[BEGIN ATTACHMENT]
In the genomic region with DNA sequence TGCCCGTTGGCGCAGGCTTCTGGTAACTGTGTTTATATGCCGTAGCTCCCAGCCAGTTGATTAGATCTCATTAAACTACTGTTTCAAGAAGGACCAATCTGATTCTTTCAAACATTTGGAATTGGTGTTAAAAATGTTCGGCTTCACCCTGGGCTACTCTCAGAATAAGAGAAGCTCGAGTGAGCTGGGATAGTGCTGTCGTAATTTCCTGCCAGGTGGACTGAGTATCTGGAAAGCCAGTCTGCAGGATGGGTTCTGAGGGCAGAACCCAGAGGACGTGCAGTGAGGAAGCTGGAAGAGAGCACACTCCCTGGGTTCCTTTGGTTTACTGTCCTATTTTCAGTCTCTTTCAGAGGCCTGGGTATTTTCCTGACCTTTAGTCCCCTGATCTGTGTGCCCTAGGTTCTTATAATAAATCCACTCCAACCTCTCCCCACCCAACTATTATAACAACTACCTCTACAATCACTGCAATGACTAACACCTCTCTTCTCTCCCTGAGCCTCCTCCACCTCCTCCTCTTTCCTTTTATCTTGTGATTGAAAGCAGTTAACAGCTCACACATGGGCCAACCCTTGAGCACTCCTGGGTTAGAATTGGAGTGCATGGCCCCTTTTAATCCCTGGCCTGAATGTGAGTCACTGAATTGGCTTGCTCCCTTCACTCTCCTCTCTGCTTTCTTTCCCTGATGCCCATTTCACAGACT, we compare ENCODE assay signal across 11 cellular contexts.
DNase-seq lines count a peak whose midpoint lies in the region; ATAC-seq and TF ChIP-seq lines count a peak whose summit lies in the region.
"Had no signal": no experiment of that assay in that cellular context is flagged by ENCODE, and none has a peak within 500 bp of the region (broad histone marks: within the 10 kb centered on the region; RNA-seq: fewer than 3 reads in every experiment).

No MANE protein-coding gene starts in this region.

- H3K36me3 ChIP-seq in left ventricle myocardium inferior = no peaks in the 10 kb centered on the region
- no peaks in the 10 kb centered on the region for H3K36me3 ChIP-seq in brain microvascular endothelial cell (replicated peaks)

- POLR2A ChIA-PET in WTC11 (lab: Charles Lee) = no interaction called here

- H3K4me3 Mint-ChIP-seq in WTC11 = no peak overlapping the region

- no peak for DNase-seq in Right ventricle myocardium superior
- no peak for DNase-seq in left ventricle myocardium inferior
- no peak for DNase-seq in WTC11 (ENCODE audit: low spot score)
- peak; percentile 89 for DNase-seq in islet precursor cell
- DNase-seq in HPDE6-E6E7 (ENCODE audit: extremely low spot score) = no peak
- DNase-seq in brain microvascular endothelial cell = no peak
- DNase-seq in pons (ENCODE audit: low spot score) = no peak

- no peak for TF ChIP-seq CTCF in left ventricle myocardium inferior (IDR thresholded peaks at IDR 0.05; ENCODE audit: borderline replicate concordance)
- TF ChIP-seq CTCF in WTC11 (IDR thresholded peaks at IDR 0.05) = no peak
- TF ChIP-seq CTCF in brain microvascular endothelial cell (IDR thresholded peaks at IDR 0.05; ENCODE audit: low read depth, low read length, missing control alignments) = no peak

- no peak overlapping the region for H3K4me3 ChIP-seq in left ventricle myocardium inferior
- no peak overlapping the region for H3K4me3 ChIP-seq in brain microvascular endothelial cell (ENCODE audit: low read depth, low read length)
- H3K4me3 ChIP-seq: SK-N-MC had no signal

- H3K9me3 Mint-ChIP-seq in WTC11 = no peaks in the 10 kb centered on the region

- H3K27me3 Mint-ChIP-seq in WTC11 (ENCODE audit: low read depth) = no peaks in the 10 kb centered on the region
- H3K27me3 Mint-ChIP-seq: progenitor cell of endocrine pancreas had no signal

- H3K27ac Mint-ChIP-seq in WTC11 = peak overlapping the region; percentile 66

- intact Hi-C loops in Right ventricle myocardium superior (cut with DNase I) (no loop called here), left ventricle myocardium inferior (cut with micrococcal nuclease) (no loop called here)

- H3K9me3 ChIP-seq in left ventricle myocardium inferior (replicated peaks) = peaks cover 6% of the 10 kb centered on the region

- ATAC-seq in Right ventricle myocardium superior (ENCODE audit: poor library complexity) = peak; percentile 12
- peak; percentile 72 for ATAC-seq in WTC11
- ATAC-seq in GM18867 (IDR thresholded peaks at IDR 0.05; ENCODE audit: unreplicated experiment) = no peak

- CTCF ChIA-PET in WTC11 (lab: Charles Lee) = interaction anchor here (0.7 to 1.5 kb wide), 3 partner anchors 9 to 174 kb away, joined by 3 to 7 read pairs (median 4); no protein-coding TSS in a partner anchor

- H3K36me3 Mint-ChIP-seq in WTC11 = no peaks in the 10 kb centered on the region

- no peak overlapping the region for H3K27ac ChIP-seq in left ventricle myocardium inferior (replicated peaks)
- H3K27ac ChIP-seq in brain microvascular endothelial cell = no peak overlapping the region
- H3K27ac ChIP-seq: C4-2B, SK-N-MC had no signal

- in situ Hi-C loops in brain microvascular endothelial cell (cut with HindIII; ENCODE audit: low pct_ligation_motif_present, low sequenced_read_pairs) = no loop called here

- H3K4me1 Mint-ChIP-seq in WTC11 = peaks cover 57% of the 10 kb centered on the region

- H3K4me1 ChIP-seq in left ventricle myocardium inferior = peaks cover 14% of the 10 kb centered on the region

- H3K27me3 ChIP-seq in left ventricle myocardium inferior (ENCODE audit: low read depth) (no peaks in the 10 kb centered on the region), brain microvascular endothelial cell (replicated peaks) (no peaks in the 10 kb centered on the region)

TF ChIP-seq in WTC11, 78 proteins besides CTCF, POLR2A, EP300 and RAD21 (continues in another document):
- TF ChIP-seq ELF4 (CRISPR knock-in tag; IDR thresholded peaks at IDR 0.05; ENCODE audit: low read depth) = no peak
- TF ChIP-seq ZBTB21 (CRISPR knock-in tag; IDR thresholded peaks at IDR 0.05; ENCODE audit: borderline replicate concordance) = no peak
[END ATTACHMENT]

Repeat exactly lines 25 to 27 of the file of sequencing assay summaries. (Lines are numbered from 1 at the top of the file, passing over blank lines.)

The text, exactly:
- H3K27ac Mint-ChIP-seq in WTC11 = peak overlapping the region; percentile 66

- intact Hi-C loops in Right ventricle myocardium superior (cut with DNase I) (no loop called here), left ventricle myocardium inferior (cut with micrococcal nuclease) (no loop called here)

- H3K9me3 ChIP-seq in left ventricle myocardium inferior (replicated peaks) = peaks cover 6% of the 10 kb centered on the region